We used to live in simpler times. With Spider-Man: Homecoming hitting the big screen on July 7, 2017, the conversation of ‘Who is the better Spider-Man?’ has deepened. Actually, maybe it’s never been a simple topic since the comic books have seen clones, body-swapping, Spider-men from the future, from parallel universes, and now a whole Spider Family. But in regards to the cinematic versions of Spider-Man, fans have debated between Tobey Maguire and Andrew Garfield, and now we have Tom Holland to think about, too.

Now that we have our second reboot coming soon, it’s important to take a look back and remember where we came from. Sam Raimi’s Spider-Man trilogy, beginning with Spider-Man (2002), set a lot of milestones for the superhero movies we see today. This list will be focusing on what Sam Raimi got right, which means the underappreciated decisions he made that not only made a great superhero movie, but an amazing Spider-Man story, and will be less-focused on the artistic liberties that deviate from its comic book origins (like those pesky organic webshooters). Here are 15 Things Sam Raimi’s Spider-Man Trilogy Got Right!

15. Relaunching the ‘Superhero Movie’ Franchise

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The Marvel Cinematic Universe is now fully into its ‘Phase Three’ with 3-4 releases a year, but there was a time when a superhero movie was a box office gamble. Unless ‘Batman’ or ‘Superman’ was in the title, studios were wary to invest in it. A Spider-Man movie had been in development for 25 years, changing hands many times due to rewrites, financing and legal rights, until ultimately landing with Columbia Pictures (Sony) and Sam Raimi.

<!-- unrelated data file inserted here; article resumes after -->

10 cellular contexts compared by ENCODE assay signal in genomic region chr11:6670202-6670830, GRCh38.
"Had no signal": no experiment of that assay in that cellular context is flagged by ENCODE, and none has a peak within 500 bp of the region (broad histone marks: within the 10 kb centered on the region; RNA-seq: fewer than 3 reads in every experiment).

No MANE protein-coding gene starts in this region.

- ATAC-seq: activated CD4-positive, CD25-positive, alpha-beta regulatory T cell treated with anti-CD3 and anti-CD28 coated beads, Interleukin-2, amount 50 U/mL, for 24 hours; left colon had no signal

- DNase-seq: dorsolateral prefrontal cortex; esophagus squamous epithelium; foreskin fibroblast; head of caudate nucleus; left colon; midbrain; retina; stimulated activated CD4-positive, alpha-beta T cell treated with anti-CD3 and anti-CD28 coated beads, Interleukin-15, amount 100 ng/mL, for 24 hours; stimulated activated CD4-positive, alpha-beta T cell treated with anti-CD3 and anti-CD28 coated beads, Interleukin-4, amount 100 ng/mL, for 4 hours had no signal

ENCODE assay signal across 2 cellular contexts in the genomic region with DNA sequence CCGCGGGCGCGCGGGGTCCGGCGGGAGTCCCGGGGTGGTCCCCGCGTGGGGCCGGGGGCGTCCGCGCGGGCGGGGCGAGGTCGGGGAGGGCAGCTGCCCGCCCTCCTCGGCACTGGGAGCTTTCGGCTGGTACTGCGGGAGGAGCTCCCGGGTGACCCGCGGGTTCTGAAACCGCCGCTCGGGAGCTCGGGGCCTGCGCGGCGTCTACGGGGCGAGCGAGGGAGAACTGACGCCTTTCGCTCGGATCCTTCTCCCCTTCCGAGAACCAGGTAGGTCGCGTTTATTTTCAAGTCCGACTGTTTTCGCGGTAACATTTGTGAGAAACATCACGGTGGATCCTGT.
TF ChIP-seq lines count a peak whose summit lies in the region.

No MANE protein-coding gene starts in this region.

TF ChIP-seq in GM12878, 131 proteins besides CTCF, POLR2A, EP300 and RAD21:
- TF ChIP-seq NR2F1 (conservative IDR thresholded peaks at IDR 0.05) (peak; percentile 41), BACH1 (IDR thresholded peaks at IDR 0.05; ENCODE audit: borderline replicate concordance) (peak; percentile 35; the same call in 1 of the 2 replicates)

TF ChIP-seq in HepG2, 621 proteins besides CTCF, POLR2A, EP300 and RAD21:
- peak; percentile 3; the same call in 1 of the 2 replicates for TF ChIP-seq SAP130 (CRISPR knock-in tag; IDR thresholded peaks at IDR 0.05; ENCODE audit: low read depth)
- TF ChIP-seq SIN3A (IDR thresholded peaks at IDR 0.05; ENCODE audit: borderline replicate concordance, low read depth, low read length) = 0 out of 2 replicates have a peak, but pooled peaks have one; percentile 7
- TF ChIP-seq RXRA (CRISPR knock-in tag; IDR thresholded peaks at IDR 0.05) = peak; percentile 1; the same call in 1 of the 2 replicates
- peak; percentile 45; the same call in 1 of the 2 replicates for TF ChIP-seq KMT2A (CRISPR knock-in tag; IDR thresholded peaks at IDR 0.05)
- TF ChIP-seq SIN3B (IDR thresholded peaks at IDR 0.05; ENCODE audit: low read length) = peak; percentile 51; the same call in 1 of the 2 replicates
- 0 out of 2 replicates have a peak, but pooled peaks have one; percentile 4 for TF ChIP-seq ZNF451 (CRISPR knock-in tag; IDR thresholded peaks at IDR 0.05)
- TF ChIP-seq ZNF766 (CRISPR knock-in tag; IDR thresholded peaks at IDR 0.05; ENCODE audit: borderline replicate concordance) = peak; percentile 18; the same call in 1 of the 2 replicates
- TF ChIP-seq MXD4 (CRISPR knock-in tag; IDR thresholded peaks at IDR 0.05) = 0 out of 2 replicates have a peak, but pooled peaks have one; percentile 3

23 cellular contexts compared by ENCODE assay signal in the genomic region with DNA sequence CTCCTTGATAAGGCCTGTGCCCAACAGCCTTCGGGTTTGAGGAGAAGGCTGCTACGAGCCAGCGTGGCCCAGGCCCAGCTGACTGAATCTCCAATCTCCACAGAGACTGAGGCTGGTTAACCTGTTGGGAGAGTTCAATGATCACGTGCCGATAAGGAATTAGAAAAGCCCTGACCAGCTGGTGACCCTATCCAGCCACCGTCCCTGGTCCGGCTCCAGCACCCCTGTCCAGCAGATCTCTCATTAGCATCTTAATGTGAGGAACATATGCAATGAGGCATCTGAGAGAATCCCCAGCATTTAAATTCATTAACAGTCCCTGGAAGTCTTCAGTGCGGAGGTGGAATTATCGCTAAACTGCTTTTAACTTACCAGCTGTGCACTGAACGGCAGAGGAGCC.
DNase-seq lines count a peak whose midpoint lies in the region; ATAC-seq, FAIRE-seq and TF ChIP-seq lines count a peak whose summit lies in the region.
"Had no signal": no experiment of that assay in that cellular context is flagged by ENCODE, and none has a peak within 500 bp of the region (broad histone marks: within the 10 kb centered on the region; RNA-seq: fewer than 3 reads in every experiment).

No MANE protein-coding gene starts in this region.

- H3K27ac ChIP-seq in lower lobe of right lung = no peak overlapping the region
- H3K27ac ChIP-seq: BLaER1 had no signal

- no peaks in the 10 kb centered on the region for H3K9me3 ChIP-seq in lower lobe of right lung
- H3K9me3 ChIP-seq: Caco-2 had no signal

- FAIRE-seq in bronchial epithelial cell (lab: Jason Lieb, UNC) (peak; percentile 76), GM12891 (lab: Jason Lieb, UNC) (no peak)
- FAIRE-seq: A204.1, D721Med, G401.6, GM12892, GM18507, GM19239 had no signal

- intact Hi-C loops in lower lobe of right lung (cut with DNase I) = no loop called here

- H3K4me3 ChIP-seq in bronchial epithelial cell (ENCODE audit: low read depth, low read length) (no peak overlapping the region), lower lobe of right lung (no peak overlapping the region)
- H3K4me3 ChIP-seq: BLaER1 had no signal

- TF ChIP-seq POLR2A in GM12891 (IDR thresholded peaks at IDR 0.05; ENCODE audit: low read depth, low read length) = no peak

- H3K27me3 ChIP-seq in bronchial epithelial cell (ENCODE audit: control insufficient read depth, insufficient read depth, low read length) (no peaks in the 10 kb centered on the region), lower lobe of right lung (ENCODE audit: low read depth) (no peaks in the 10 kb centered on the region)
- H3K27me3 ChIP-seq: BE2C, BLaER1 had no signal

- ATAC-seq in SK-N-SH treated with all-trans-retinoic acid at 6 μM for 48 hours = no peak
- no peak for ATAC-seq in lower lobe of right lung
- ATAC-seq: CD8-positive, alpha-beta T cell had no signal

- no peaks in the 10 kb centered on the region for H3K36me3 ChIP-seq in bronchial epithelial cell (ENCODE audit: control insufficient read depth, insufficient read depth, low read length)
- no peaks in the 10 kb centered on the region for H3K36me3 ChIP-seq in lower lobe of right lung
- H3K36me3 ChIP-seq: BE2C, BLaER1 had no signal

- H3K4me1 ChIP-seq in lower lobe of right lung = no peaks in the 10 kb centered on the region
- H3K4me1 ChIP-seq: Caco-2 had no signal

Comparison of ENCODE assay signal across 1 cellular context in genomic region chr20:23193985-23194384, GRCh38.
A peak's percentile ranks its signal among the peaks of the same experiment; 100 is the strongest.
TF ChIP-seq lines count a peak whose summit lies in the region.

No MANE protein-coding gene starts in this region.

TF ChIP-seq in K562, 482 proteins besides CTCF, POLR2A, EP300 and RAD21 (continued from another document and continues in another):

But Spider-Man (2002) became the first film to beat the $100 million mark in a single weekend, and was the highest-grossing film of 2002 in the U.S. and Canada. This box office reception (which continued to gain momentum for Spider-Man 2 and Spider-Man 3), combined with positive reviews praising Raimi’s storytelling, action scenes, and heart, helped pave the way for the trilogy’s success. Not to mention the star power of established and up-and-coming actors alike. Tobey Maguire, Kirsten Dunst, and James Franco would all end up making their mark. This was a time before Nolan’s Dark Knight trilogy, the three Iron Man movies, subsequent Thor and Captain America movies, and all the MCU movies to come. Not bad for a nerdy kid from Queens, right?